• Jeff Coughlin's Gravatar
    Posted By
    Jeff Coughlin | 7/18/05 10:05 AM
    To allow people to link back to the site we've generally either done a.) encrypted variables in the URL (I have a custom tag for this on my site) or b.) in recent versions of CF we've identified the users by using UUIDs. CF7 has much better encryption methods that we now use, so I really need to update my custom tag :).

    And yes, we add extra URL variables so that marketing can use other information. But thats generally customised for each client.
  • Shawn's Gravatar
    Posted By
    Shawn | 7/18/05 11:28 PM
    Follow up to my post comments earlier.

    First, yes, you are fine with requiring the user to type in their address as confirmation. But the CAN-SPAM zealots read the act as meaning make the Unsubscribe as easy as possible. i.e. clicking a button because making the recipient type in his address is just sooooo more difficult and time consuming.

    Quite a few email marketers have been bitten by the 'unsubscribe bug.'

    Simply put, the quick and easy method for tailoring a email blast with an unsubscribe link would include the recipients ID in the in the querystring back to the unsubscribe page.

    Something like:

    The unsubscribe page would of course fetch the email and display it so the recipient only needed to verify the info was correct and then click the confirmation button.

    The evil spam thugs quickly realized that running a script to request that page and looping through a numeric range could grab each page and store the results remotely (via XMLHTTPRequest or something similar).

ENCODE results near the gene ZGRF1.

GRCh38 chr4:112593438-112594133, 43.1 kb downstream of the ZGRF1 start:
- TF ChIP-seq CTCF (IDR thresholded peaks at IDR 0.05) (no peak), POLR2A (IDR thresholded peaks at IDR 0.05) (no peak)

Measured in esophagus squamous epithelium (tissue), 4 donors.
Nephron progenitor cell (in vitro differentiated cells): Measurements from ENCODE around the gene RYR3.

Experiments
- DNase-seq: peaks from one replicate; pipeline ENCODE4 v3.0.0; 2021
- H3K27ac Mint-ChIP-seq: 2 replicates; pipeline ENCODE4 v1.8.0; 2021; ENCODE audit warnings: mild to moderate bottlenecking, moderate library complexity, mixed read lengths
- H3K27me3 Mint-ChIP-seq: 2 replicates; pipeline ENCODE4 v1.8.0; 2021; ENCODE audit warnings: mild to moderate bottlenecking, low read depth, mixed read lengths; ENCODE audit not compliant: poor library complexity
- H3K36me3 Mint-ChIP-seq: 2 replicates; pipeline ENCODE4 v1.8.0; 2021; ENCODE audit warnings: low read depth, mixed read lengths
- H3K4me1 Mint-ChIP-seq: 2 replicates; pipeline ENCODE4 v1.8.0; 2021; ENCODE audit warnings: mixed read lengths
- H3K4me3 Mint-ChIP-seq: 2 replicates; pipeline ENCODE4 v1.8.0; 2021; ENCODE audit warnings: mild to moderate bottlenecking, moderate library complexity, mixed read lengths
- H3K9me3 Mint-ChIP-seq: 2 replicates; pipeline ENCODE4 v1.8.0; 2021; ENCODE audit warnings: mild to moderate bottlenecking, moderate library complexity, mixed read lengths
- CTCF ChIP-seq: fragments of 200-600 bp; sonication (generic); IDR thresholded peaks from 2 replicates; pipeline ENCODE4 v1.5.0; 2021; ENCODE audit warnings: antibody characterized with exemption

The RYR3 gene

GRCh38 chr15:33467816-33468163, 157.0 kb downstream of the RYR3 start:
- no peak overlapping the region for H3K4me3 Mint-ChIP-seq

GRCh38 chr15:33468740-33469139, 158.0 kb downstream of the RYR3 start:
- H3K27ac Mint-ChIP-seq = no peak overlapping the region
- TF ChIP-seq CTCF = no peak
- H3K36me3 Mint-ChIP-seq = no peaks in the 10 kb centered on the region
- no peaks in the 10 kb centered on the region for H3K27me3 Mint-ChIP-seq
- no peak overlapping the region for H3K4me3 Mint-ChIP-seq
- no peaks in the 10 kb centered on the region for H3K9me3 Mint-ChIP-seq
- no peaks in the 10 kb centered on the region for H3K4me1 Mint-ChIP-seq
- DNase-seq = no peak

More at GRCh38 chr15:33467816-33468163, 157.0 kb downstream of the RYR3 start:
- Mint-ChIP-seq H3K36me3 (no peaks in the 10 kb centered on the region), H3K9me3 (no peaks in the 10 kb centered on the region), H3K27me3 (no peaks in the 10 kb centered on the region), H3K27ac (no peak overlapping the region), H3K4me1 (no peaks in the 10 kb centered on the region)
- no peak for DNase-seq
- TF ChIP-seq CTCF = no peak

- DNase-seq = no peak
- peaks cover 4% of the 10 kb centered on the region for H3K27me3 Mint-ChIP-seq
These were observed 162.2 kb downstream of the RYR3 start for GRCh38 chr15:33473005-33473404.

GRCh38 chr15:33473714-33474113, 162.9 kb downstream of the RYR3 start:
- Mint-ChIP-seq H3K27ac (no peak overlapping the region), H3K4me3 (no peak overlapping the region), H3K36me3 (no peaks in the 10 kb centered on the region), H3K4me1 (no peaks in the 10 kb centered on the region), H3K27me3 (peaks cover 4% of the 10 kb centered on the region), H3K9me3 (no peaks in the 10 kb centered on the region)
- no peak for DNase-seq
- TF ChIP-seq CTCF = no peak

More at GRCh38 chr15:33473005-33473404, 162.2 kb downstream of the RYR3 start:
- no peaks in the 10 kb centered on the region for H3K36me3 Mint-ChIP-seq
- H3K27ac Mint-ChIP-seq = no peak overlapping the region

An easy fix would be to send the email back:

    A better way is a unique encrypted string:

    Off the top of my head, I remember SubscriberMail was hit by this a few years ago and vaguely remember them losing a big chunk of their clients' databases including Harley Davidson. I think TailoredMail also got hit.

    Granted, all the big mail shops shouldn't be vulnerable to this anymore, but I still see it often on mail blasts put together by smaller shops that just aren't as familiar with the logistics of the technology.
  • mkruger's Gravatar
    Posted By
    mkruger | 7/19/05 12:36 PM
    I see where you are coming from there. If I have a page that simply displays an email address based on a numeric sequence someone could (in effect) come and get my entire list of emails. Thanks for adding this excellent explination.
  • sebasvd's Gravatar
    Posted By
    sebasvd | 7/1/09 4:27 PM
    Using CFPARAM on your query strings is very important as well.